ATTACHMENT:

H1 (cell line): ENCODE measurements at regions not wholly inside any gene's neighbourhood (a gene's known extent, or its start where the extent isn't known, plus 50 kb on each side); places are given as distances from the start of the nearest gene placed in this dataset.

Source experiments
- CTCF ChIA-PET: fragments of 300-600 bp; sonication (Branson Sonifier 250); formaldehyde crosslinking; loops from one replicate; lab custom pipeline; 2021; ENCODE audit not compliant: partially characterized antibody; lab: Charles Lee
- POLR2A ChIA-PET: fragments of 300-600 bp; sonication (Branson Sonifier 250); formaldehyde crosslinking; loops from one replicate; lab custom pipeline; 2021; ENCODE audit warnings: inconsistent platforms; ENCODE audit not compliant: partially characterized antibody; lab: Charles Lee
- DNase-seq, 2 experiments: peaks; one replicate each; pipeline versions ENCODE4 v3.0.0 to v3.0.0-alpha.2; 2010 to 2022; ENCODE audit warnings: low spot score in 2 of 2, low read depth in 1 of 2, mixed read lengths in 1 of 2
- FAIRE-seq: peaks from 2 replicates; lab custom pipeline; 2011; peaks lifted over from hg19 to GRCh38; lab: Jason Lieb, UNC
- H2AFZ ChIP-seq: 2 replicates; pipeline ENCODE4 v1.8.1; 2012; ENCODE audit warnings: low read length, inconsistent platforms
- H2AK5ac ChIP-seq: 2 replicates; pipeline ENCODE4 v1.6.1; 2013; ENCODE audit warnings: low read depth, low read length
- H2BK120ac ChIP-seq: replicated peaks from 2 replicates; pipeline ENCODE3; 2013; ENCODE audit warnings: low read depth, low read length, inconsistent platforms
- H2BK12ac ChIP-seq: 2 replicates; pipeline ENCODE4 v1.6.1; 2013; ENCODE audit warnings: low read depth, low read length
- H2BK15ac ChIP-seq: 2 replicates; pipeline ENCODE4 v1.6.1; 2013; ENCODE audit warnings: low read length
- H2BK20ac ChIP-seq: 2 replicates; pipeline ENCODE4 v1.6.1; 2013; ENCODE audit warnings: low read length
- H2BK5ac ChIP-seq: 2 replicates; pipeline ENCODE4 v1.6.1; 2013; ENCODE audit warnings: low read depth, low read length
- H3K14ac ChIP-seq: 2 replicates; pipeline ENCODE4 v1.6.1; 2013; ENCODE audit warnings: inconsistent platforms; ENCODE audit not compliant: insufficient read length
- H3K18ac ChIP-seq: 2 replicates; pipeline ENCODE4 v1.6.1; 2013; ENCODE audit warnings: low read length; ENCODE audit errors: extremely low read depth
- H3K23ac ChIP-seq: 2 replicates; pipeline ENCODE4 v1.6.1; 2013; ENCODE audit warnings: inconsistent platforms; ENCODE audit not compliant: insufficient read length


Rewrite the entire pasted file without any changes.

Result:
H1 (cell line): ENCODE measurements at regions not wholly inside any gene's neighbourhood (a gene's known extent, or its start where the extent isn't known, plus 50 kb on each side); places are given as distances from the start of the nearest gene placed in this dataset.

Source experiments
- CTCF ChIA-PET: fragments of 300-600 bp; sonication (Branson Sonifier 250); formaldehyde crosslinking; loops from one replicate; lab custom pipeline; 2021; ENCODE audit not compliant: partially characterized antibody; lab: Charles Lee
- POLR2A ChIA-PET: fragments of 300-600 bp; sonication (Branson Sonifier 250); formaldehyde crosslinking; loops from one replicate; lab custom pipeline; 2021; ENCODE audit warnings: inconsistent platforms; ENCODE audit not compliant: partially characterized antibody; lab: Charles Lee
- DNase-seq, 2 experiments: peaks; one replicate each; pipeline versions ENCODE4 v3.0.0 to v3.0.0-alpha.2; 2010 to 2022; ENCODE audit warnings: low spot score in 2 of 2, low read depth in 1 of 2, mixed read lengths in 1 of 2
- FAIRE-seq: peaks from 2 replicates; lab custom pipeline; 2011; peaks lifted over from hg19 to GRCh38; lab: Jason Lieb, UNC
- H2AFZ ChIP-seq: 2 replicates; pipeline ENCODE4 v1.8.1; 2012; ENCODE audit warnings: low read length, inconsistent platforms
- H2AK5ac ChIP-seq: 2 replicates; pipeline ENCODE4 v1.6.1; 2013; ENCODE audit warnings: low read depth, low read length
- H2BK120ac ChIP-seq: replicated peaks from 2 replicates; pipeline ENCODE3; 2013; ENCODE audit warnings: low read depth, low read length, inconsistent platforms
- H2BK12ac ChIP-seq: 2 replicates; pipeline ENCODE4 v1.6.1; 2013; ENCODE audit warnings: low read depth, low read length
- H2BK15ac ChIP-seq: 2 replicates; pipeline ENCODE4 v1.6.1; 2013; ENCODE audit warnings: low read length
- H2BK20ac ChIP-seq: 2 replicates; pipeline ENCODE4 v1.6.1; 2013; ENCODE audit warnings: low read length
- H2BK5ac ChIP-seq: 2 replicates; pipeline ENCODE4 v1.6.1; 2013; ENCODE audit warnings: low read depth, low read length
- H3K14ac ChIP-seq: 2 replicates; pipeline ENCODE4 v1.6.1; 2013; ENCODE audit warnings: inconsistent platforms; ENCODE audit not compliant: insufficient read length
- H3K18ac ChIP-seq: 2 replicates; pipeline ENCODE4 v1.6.1; 2013; ENCODE audit warnings: low read length; ENCODE audit errors: extremely low read depth
- H3K23ac ChIP-seq: 2 replicates; pipeline ENCODE4 v1.6.1; 2013; ENCODE audit warnings: inconsistent platforms; ENCODE audit not compliant: insufficient read length